A racing heart is a scary but common side effect of consuming cannabis. This is due to tetrahydrocannabinol (THC), the cannabis compound responsible for the plant’s euphoric high. But people who consume cannabidiol (CBD) products such as tinctures have also reported heart palpitations, even though these products contain very little or no THC.
Can CBD cause the heart to pound like THC does? Research reveals that this cannabis compound doesn’t negatively affect your heart rate or blood pressure, but scientists are still working to unravel the complex relationship between cannabis and the heart.
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The heart is the most visible member of the cardiovascular system—a sprawling network of veins and arteries that carry nutrient-rich blood to all parts of the body.
The cardiovascular system is also intertwined with the endocannabinoid system (ECS), a rich network of cell receptors that natural cannabinoids produced by the body, called endocannabinoids, and cannabinoids from outside sources, mainly the cannabis plant, can activate. The ECS works with many other subsystems and processes to support homeostasis, or balance, which is necessary for good health.
Some research suggests that the cardiovascular system is the source of the body’s endocannabinoids:
Lipid molecules in the cell membranes of the heart and other cardiovascular tissues create these endocannabinoids.
Endocannabinoids bind to ECS receptors, called CB1 and CB2, throughout the body and brain to support the immune system and regulate many other essential functions—and so do cannabinoids from the cannabis plant. This is why cannabis can have such a wide range of effects.
But the action of the CB1 and CB2 receptors isn’t always positive. And these receptors can behave in different ways in the presence of various cannabis compounds and terpenes. This can make it difficult to determine whether compounds like CBD and THC are actually helpful or harmful in certain situations.
For example, some studies suggest that people who consume whole-plant cannabis have a higher risk of heart disease than the rest of the population. And for all consumers, the risk of a heart attack increases fivefold within an hour of taking cannabis; the risk of a stroke quadruples in that same time period.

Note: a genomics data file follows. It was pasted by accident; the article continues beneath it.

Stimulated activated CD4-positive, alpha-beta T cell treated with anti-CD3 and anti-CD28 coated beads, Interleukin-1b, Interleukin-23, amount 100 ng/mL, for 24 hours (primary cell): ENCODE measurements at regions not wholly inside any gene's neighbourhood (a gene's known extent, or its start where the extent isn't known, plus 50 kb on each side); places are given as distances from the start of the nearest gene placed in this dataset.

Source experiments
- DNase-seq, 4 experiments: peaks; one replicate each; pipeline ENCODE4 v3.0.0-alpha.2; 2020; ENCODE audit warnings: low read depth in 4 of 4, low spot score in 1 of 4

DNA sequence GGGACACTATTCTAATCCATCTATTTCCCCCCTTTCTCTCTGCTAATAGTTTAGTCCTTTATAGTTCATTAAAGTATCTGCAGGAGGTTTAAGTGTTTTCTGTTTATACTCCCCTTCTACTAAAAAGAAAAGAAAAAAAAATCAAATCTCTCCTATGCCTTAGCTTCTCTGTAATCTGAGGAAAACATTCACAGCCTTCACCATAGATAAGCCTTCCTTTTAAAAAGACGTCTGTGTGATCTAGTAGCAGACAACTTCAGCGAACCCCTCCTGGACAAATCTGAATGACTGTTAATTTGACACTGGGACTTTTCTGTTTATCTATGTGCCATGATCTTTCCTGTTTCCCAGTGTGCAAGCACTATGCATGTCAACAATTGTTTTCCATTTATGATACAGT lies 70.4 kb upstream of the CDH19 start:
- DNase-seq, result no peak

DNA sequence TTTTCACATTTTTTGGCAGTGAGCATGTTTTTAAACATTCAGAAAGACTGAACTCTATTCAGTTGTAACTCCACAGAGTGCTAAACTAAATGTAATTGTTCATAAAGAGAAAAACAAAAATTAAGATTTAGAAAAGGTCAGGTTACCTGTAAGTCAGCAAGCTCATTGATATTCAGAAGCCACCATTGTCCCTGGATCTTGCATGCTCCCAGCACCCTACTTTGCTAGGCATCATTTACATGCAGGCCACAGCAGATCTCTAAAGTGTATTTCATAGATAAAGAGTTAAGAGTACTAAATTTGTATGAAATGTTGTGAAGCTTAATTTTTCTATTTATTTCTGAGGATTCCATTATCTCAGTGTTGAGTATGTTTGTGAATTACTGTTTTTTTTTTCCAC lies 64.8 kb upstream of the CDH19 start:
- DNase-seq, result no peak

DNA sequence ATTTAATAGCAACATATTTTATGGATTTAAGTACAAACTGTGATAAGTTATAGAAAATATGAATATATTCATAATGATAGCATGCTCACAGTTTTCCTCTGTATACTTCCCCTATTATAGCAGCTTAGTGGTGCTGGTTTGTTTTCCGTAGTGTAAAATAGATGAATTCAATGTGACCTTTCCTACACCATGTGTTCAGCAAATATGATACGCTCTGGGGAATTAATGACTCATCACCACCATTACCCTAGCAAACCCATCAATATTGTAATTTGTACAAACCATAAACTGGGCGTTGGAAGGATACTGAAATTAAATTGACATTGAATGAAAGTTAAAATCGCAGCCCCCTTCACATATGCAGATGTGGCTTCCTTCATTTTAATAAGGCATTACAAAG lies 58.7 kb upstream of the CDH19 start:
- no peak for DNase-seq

On the other hand, taking cannabis can increase the survival rate after a stroke or heart attack and reduce the risk of a potentially serious condition called atrial fibrillation in people who already have heart failure.
When cannabis causes negative effects on the heart and cardiovascular system, THC is the reason.
After consuming a cannabis product that contains THC, some people experience a sudden, rapid heartbeat—an increase of up to 50 beats per minute. This is because THC causes blood vessels to relax and open, which can make blood pressure drop. This forces the heart to beat faster just to keep the usual amount of blood flowing.
A speeding heartbeat after taking marijuana isn’t generally a cause for concern in healthy people, but it can be risky for people who already have some kind of heart or cardiovascular condition.
CBD doesn’t affect the heart and cardiovascular system in the same way, though. It’s a powerful antioxidant and anti-inflammatory agent that works not only with ECS receptors, but also with other systems and processes to support healing and relieve pain.
CBD can also soften the effects of THC by blocking its action on the CB1 receptor. And this provides some protection from THC’s negative effects such as:
A number of studies over the past decade or so have investigated the effects of CBD on various physiological processes. Researchers have concluded that although individual responses to CBD can vary, CBD-only products don’t cause changes in the cardiovascular system, including blood pressure and heart rate.
So, why would someone have heart flutters after taking CBD? One widely disputed study hypothesized that the reason people taking CBD can have THC-like symptoms is that gastric fluids found in the stomach could actually convert CBD into THC. When this happens, researchers said, THC could enter the bloodstream and affect the body in the same way as THC from cannabis could.
But the 2016 study didn’t use real gastric juices, only an analog—a substance that resembles gastric juices—that scientists use in labs to determine how fast medications could dissolve in the stomach. And the study’s researchers found that under those circumstances, the molecules in CBD did in fact break down into THC.
But later research contradicts their claim that CBD can convert to THC in the stomach. Numerous studies have shown that in natural digestive juices—such as when a person consumes a CBD-infused edible—CBD remains CBD and no traces of THC can be found.
These studies conclude that there’s no evidence that CBD can change into THC in either humans or animals, so there’s no need to worry that taking CBD may cause THC-like effects.
But solving the mystery of having heart palpitations after taking CBD products may take some detective work. Consuming other products that affect heart rate, such as caffeine, at the same time may play a role—so could certain medications.
It’s also important to remember that CBD can affect people in different ways, and different products can have their own distinct effects. For example, tinctures enter the body quickly through the mucus membranes in the mouth, while edibles take much longer to work their way through the digestive system and into the bloodstream.
The relationship between CBD and the cardiovascular system is complicated, and scientists are still working to understand it. But the expanding body of research we have tells us that CBD in all its forms has powers to help, not harm, the heart.
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